Course syllabi do not often include the assignment to give away $100,000, but when I walked into Bruce Sievers’ Theories of Civil Society, Philanthropy, and the Nonprofit Sector seven weeks ago, there it was. My classmates and I were thrilled, enthusiastic and a little nervous. We accepted the challenge.
We have since spent the quarter reviewing hundreds of nonprofits in the Bay Area. Our class has broken into four teams focusing on separate issue areas (not surprisingly, I ended up on the “Health and Environment” team), each one crafting pseudo-mission statements, researching potential recipients and soliciting grant proposals. My team is beginning our first round of site visits and interviews today.
It has been an eye-opening process. Simply scrolling through all 25 Bay Area organizations listed under “Food” on GreatNonprofits.org gives one confidence in the power of civil society. When combined with the 68 nonprofits under “Environment” and the 67 organizations under “Health,” it’s clear that there are a lot of individuals in the Bay Area working for positive change.
The class has not focused solely on grants, however. Under the exciting announcement of our $100,000 assignment, the syllabus detailed a list of readings that would ground us in the theories and practices of civil society. Coming from Earth Systems and walking into PoliSci 236, I was a little confused about what exactly “civil society” meant. The term has many rough synonyms, including “the independent sector,” “nongovernmental organizations” and “the nonprofit world,” all of which served as labelers that I don’t find very fitting. The terms “charitable realm” and “voluntary service organizations” impute a bit more meaning and value, but are still a bit confusing.
The term “civil society” is inherently amorphous, but to me — and probably Professor Sievers, to whom this definition should really be credited — civil society embodies the realm of nonprofits, foundations and philanthropy, as well as the set of institutions and normative values that enable these entities’ existences, namely protection of individual rights, freedom of expression, the rule of law, commitment to the common good and tolerance.
The term is still up for debate, particularly as the lines between the government sector, the for-profit sector and the “third sector” (civil society) blur in America. The purposes and goals of civil society shimmer in a mirage-like state, whereby many different actors can see different goals for a sector that operates at the confluence of private and public interests. One goal that is commonly mentioned, though not necessarily agreed upon, is the concept that civil society organizations exist for the provision of public goods that would otherwise be unsupplied by the other two sectors.
Judging from the sheer number of organizations working to ensure that individuals in the Bay Area are being fed, I’d say civil society has adopted food as an otherwise underprovided public good. Given that most of the 25 organizations under “Food” are food banks, this doesn’t seem too far-fetched. In fact, there are many neat civil society organizations operating in the food sphere, although their size and funding often limit their power to achieve change and guarantee food access.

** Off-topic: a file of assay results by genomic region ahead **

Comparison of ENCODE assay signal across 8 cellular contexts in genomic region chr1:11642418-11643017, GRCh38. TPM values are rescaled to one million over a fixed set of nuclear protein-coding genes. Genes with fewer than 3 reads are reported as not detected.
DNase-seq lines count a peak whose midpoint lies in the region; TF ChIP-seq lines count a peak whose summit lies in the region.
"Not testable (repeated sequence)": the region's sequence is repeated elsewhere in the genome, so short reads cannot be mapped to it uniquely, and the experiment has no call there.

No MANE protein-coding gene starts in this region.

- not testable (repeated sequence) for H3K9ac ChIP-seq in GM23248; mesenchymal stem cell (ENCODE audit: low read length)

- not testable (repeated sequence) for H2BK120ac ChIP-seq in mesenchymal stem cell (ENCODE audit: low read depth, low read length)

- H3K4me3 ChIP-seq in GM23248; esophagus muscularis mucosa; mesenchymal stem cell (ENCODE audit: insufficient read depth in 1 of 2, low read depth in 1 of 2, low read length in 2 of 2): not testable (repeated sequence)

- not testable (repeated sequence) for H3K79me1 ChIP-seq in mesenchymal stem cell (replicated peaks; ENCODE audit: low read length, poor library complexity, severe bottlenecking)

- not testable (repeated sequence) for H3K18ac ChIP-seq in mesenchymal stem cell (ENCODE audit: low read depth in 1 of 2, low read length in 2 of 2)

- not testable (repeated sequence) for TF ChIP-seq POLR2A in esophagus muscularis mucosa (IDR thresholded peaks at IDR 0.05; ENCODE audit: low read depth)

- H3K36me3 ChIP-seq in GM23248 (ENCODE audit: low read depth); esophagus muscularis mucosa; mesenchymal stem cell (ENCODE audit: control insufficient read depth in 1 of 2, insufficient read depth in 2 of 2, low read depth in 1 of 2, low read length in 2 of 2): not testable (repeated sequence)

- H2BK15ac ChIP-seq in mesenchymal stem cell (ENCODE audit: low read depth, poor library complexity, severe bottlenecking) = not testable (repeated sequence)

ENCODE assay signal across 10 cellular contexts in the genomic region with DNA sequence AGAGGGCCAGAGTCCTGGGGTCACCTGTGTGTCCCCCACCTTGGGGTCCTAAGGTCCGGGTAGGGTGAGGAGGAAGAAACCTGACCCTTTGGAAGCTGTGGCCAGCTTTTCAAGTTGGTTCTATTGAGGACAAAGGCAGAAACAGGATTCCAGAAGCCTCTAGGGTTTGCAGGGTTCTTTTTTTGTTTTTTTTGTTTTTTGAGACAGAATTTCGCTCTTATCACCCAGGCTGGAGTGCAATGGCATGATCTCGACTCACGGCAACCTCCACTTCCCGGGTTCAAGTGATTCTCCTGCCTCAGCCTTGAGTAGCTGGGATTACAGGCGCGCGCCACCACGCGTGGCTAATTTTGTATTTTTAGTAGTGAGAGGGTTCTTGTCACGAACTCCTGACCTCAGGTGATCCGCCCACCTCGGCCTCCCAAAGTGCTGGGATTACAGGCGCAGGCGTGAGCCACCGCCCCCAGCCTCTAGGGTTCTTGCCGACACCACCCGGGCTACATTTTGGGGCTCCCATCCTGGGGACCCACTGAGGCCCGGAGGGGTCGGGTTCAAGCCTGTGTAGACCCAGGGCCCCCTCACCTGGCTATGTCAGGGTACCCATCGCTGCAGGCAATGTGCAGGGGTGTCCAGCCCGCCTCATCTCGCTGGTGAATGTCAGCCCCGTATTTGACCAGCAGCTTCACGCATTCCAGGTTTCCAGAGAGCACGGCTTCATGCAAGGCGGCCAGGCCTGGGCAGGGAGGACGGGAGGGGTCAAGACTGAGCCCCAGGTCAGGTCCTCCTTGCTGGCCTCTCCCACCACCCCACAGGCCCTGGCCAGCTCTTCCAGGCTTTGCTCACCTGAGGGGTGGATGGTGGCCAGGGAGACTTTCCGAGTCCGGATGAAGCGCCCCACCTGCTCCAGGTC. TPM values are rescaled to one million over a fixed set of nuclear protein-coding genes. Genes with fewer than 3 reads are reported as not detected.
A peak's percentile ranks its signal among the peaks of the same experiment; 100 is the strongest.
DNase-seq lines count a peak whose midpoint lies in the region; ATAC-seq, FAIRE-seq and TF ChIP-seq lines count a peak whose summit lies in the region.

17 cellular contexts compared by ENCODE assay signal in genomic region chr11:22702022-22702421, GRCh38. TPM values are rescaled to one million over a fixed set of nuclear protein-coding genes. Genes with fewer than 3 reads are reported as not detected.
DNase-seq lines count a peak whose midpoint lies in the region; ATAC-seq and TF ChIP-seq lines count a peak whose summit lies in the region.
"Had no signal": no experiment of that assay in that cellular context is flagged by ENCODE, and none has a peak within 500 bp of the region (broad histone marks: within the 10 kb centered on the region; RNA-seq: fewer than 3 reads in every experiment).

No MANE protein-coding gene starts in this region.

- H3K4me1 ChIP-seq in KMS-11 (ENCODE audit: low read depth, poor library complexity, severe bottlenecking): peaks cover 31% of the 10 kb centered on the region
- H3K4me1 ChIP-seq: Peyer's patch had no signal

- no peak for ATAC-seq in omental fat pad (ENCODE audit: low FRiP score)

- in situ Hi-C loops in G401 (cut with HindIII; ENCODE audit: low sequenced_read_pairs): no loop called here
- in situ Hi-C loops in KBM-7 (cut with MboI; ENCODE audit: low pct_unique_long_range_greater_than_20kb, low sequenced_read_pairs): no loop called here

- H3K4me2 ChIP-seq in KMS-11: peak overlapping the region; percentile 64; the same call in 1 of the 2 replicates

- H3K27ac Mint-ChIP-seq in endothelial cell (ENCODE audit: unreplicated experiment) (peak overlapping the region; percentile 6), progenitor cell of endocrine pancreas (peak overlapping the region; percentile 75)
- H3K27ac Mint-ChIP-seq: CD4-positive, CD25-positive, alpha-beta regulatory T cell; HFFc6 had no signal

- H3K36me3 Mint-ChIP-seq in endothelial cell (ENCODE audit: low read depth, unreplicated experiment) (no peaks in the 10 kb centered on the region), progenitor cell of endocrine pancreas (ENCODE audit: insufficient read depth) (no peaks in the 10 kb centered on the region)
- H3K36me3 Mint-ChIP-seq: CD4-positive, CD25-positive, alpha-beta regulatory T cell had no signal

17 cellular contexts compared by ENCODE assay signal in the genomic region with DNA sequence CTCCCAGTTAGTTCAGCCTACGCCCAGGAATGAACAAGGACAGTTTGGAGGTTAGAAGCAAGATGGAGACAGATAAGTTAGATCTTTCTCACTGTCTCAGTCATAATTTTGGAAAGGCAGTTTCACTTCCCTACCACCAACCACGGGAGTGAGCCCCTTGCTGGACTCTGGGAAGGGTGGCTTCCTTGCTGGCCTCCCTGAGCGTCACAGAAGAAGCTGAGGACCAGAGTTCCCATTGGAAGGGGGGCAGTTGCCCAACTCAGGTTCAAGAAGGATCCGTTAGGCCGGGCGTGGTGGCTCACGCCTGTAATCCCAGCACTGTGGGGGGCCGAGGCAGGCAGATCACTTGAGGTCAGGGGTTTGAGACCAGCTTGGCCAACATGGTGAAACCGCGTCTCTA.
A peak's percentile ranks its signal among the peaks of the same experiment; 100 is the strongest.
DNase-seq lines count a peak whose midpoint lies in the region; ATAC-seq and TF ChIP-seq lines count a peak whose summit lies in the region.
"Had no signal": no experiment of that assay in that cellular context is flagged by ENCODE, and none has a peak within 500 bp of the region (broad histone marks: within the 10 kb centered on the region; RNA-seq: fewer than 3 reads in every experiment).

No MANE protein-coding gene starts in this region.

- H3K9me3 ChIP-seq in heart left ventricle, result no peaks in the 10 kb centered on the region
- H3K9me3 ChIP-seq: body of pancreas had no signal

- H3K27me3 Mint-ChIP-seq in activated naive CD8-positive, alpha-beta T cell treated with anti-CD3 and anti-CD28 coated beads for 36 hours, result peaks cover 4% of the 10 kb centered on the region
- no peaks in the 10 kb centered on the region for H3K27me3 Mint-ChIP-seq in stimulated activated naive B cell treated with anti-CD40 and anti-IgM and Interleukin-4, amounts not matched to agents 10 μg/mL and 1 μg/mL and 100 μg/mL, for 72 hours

The very existence of this array of food and hunger-based nonprofits reveals a sad fact: The U.S. government does not view access to food as a fundamental right. If it did, nonprofits wouldn’t be stumbling over each other to enter into the food sphere and ensure this basic public good.
Further evidence that the government does not view food access as a fundamental right came from the House Budget Committee last week. The GOP proposed reversing planned cuts to the Pentagon defense budget in favor of pushing 1.8 million people off of food stamps and removing school lunch subsidies for 280,000 children.
Since the U.S. government does not view guaranteed food access as a task that falls under its purview, and since food is privatized in a for-profit sector that is complicated by government commodity payments, civil society organizations are left with the daunting task of ensuring that all Americans are fed. That’s a monumental undertaking.
It is especially difficult because there is no oversight ensuring that nonprofits are pursuing this task equally and in all locations, and there are no guarantees that existing civil society organizations will operate indefinitely into the future.
If we view access to food as a fundamental right, we cannot continue to use civil society as a crutch for its provision. The government must play a larger role.
Until then, I will work hard to convince my classmates that food organizations are worthy of our funding money.
Have suggestions for that $100,000? Let Jenny know by emailing her at jrempel “at” stanford “dot” edu.